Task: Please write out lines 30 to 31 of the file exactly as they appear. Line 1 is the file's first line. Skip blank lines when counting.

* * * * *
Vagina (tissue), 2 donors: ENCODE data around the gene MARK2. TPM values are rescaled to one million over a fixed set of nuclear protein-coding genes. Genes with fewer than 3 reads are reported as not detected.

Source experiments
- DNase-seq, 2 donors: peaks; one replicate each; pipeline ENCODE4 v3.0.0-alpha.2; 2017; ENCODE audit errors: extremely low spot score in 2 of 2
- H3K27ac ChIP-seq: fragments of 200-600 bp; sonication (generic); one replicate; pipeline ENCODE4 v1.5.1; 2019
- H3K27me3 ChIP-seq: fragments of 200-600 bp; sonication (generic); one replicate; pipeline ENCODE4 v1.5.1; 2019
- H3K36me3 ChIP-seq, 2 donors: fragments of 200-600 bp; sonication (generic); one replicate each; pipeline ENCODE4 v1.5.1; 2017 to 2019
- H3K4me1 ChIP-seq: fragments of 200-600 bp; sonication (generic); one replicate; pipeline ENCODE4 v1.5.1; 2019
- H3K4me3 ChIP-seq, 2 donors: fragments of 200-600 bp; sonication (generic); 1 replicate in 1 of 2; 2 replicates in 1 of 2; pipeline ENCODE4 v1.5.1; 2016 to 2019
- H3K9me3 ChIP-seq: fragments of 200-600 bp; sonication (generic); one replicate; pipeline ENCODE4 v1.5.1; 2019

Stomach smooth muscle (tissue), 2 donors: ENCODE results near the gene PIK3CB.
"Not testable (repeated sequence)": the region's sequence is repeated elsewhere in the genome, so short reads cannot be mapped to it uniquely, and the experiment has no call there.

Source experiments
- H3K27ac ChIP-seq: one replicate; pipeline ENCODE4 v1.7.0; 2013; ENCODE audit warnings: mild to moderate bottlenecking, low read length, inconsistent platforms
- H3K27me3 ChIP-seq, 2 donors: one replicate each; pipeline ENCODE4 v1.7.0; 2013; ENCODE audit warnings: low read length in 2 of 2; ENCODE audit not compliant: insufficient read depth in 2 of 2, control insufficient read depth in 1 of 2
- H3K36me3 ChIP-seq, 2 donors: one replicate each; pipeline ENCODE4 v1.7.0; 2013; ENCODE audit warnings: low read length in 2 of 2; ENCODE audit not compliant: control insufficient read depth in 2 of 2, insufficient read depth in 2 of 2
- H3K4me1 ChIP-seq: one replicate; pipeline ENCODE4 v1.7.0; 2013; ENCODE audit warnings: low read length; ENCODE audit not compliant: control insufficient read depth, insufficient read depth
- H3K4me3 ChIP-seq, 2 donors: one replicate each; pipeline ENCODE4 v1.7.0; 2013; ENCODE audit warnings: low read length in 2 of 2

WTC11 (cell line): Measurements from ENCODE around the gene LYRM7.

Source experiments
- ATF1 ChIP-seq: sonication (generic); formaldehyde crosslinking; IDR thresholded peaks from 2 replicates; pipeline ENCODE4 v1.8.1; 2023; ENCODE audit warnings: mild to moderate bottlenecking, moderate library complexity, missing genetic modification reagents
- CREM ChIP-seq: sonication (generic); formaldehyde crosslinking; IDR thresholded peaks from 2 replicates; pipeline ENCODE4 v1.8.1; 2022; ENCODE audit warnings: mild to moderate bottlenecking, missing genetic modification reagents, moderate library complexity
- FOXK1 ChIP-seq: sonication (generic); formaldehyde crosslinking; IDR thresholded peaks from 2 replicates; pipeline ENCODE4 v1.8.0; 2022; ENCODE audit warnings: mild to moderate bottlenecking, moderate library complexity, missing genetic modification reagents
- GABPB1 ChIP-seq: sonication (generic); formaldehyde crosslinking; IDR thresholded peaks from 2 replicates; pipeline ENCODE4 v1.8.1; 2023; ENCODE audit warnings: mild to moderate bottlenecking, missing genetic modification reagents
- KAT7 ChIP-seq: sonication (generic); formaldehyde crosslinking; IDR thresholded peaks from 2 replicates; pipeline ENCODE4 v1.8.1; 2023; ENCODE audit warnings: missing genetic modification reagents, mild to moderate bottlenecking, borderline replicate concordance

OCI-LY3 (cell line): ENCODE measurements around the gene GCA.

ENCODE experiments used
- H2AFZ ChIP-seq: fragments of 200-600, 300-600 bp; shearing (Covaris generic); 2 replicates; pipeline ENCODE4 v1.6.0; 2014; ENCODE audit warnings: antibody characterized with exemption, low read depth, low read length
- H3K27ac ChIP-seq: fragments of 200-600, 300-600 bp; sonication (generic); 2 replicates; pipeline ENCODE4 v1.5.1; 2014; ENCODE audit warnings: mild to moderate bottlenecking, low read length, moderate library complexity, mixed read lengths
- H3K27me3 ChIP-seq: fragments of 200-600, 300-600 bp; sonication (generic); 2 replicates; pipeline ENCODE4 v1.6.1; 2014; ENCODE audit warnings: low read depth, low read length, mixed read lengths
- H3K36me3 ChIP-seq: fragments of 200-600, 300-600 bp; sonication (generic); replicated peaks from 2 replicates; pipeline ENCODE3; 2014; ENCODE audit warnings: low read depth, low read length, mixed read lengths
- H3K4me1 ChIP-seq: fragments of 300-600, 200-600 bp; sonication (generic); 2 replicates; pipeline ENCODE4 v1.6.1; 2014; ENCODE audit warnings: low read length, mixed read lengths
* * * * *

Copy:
- H3K36me3 ChIP-seq: fragments of 200-600, 300-600 bp; sonication (generic); replicated peaks from 2 replicates; pipeline ENCODE3; 2014; ENCODE audit warnings: low read depth, low read length, mixed read lengths
- H3K4me1 ChIP-seq: fragments of 300-600, 200-600 bp; sonication (generic); 2 replicates; pipeline ENCODE4 v1.6.1; 2014; ENCODE audit warnings: low read length, mixed read lengths